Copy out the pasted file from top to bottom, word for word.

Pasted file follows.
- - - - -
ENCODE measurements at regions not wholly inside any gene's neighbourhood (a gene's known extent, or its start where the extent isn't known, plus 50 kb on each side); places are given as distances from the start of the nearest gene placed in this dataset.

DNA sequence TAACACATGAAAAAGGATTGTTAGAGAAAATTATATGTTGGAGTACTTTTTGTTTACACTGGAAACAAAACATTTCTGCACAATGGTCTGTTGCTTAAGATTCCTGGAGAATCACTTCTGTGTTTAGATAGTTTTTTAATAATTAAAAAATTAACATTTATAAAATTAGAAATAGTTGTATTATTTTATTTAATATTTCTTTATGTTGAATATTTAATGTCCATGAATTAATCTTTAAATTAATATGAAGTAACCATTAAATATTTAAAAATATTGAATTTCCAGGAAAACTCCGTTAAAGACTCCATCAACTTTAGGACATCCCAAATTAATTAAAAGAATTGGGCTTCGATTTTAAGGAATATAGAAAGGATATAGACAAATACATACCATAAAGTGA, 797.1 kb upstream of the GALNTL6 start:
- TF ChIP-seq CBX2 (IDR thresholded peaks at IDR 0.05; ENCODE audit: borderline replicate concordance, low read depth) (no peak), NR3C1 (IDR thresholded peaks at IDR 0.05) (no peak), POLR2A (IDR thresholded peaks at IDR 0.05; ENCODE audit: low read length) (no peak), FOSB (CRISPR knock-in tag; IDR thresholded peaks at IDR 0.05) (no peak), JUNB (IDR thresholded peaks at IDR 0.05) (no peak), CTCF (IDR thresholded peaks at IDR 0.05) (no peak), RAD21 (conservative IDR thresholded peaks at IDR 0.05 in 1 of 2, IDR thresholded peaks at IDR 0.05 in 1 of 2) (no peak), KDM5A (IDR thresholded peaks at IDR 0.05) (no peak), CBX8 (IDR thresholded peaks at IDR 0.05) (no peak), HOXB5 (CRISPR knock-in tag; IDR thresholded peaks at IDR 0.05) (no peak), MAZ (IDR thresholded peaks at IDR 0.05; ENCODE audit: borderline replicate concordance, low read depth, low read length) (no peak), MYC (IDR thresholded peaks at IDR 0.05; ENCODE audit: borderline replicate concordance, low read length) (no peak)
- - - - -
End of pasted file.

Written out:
ENCODE measurements at regions not wholly inside any gene's neighbourhood (a gene's known extent, or its start where the extent isn't known, plus 50 kb on each side); places are given as distances from the start of the nearest gene placed in this dataset.

DNA sequence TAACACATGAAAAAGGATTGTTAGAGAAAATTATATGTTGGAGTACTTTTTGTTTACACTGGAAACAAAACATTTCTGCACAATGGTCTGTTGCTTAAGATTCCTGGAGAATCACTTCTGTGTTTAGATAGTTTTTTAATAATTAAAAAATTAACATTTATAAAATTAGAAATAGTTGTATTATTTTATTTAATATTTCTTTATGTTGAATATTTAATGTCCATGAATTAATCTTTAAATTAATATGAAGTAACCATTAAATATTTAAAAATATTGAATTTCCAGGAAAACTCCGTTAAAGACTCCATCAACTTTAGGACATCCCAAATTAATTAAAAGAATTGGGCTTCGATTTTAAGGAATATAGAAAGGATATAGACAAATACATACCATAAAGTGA, 797.1 kb upstream of the GALNTL6 start:
- TF ChIP-seq CBX2 (IDR thresholded peaks at IDR 0.05; ENCODE audit: borderline replicate concordance, low read depth) (no peak), NR3C1 (IDR thresholded peaks at IDR 0.05) (no peak), POLR2A (IDR thresholded peaks at IDR 0.05; ENCODE audit: low read length) (no peak), FOSB (CRISPR knock-in tag; IDR thresholded peaks at IDR 0.05) (no peak), JUNB (IDR thresholded peaks at IDR 0.05) (no peak), CTCF (IDR thresholded peaks at IDR 0.05) (no peak), RAD21 (conservative IDR thresholded peaks at IDR 0.05 in 1 of 2, IDR thresholded peaks at IDR 0.05 in 1 of 2) (no peak), KDM5A (IDR thresholded peaks at IDR 0.05) (no peak), CBX8 (IDR thresholded peaks at IDR 0.05) (no peak), HOXB5 (CRISPR knock-in tag; IDR thresholded peaks at IDR 0.05) (no peak), MAZ (IDR thresholded peaks at IDR 0.05; ENCODE audit: borderline replicate concordance, low read depth, low read length) (no peak), MYC (IDR thresholded peaks at IDR 0.05; ENCODE audit: borderline replicate concordance, low read length) (no peak)